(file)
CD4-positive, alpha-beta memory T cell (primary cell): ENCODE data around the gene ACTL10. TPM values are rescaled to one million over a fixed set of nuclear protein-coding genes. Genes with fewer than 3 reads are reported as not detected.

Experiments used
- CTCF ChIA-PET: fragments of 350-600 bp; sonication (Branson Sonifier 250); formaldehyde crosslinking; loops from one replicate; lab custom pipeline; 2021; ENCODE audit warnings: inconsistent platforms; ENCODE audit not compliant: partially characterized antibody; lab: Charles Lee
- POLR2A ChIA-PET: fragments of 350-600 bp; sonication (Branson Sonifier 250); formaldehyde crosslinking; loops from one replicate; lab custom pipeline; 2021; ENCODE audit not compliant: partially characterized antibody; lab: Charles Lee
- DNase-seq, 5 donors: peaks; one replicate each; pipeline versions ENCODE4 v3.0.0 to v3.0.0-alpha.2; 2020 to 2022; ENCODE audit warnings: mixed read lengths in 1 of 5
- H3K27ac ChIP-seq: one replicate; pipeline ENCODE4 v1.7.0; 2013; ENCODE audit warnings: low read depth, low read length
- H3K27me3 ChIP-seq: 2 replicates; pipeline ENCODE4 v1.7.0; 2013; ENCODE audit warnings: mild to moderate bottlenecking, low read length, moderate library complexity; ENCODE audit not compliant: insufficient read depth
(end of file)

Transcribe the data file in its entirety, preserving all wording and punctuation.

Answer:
CD4-positive, alpha-beta memory T cell (primary cell): ENCODE data around the gene ACTL10. TPM values are rescaled to one million over a fixed set of nuclear protein-coding genes. Genes with fewer than 3 reads are reported as not detected.

Experiments used
- CTCF ChIA-PET: fragments of 350-600 bp; sonication (Branson Sonifier 250); formaldehyde crosslinking; loops from one replicate; lab custom pipeline; 2021; ENCODE audit warnings: inconsistent platforms; ENCODE audit not compliant: partially characterized antibody; lab: Charles Lee
- POLR2A ChIA-PET: fragments of 350-600 bp; sonication (Branson Sonifier 250); formaldehyde crosslinking; loops from one replicate; lab custom pipeline; 2021; ENCODE audit not compliant: partially characterized antibody; lab: Charles Lee
- DNase-seq, 5 donors: peaks; one replicate each; pipeline versions ENCODE4 v3.0.0 to v3.0.0-alpha.2; 2020 to 2022; ENCODE audit warnings: mixed read lengths in 1 of 5
- H3K27ac ChIP-seq: one replicate; pipeline ENCODE4 v1.7.0; 2013; ENCODE audit warnings: low read depth, low read length
- H3K27me3 ChIP-seq: 2 replicates; pipeline ENCODE4 v1.7.0; 2013; ENCODE audit warnings: mild to moderate bottlenecking, low read length, moderate library complexity; ENCODE audit not compliant: insufficient read depth